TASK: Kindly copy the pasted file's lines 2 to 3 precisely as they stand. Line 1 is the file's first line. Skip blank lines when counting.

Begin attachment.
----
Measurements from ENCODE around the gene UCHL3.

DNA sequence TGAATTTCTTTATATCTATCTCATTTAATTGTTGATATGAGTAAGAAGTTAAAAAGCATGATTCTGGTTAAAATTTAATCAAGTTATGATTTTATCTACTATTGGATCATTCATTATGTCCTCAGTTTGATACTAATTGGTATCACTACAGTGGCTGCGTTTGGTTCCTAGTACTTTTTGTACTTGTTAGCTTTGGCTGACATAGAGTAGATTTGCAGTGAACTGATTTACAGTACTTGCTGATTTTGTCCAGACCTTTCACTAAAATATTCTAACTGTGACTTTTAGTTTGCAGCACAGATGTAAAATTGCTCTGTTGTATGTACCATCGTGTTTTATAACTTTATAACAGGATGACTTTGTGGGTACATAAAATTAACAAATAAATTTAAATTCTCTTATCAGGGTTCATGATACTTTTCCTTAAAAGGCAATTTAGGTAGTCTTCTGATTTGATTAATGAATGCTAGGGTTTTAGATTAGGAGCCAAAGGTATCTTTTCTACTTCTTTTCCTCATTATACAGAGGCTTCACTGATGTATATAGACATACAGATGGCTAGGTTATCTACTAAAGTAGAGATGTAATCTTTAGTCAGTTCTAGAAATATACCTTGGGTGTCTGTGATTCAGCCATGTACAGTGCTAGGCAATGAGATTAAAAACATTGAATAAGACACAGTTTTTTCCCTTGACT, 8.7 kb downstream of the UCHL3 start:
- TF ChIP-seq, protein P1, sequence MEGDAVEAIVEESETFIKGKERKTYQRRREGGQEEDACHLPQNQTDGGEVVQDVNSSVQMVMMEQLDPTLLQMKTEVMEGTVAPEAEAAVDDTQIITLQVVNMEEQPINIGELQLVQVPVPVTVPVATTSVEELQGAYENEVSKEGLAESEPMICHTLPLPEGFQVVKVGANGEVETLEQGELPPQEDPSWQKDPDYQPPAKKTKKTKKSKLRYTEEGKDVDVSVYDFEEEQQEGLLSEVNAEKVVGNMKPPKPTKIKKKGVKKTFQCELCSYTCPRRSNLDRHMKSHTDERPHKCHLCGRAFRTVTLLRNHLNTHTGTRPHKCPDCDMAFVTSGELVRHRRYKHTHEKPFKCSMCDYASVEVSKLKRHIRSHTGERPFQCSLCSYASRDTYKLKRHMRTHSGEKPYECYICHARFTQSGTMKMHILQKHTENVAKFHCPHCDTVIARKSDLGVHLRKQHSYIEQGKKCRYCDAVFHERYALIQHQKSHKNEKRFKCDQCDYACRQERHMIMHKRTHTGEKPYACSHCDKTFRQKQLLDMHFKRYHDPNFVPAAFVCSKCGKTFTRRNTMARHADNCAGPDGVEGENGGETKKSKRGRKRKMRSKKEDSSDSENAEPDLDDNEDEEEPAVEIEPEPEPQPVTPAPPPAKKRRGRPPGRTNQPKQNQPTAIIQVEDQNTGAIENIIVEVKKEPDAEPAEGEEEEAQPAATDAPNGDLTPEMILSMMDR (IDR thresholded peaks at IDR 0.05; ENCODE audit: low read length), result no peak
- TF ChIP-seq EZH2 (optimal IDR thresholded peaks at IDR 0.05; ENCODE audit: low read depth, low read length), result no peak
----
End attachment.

DNA sequence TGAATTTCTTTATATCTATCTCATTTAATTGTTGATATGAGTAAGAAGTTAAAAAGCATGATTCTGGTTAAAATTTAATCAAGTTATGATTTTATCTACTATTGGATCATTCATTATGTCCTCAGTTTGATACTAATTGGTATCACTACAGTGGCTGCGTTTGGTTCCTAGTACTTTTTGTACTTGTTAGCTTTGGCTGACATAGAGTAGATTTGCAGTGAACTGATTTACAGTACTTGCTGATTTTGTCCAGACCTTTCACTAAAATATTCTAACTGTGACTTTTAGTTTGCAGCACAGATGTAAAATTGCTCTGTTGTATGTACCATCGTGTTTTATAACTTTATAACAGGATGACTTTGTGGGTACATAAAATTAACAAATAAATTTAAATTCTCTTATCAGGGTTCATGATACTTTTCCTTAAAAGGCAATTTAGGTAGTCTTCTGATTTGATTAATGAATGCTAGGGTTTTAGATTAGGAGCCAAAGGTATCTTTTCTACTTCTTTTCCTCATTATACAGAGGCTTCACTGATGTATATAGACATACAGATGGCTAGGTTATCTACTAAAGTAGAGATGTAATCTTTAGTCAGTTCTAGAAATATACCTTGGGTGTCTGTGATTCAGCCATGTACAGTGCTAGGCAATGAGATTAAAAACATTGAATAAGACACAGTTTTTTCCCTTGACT, 8.7 kb downstream of the UCHL3 start:
- TF ChIP-seq, protein P1, sequence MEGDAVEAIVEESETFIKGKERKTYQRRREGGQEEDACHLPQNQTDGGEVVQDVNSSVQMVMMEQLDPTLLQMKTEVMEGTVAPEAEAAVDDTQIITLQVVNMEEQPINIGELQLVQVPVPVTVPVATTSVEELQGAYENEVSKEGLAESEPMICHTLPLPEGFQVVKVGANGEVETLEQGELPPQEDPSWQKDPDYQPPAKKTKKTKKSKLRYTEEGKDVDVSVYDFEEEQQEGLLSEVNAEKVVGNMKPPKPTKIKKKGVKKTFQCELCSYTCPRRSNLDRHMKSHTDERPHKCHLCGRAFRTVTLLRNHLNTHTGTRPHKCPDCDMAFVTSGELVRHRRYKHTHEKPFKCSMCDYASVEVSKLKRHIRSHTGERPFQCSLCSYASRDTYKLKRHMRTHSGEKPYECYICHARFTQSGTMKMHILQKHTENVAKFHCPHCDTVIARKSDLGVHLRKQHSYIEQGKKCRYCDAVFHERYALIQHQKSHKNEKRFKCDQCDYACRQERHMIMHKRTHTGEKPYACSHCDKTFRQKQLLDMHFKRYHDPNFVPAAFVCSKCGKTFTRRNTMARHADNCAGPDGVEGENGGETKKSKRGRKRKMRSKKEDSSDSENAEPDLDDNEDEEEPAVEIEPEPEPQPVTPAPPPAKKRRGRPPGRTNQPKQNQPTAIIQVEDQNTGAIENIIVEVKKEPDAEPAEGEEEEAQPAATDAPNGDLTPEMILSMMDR (IDR thresholded peaks at IDR 0.05; ENCODE audit: low read length), result no peak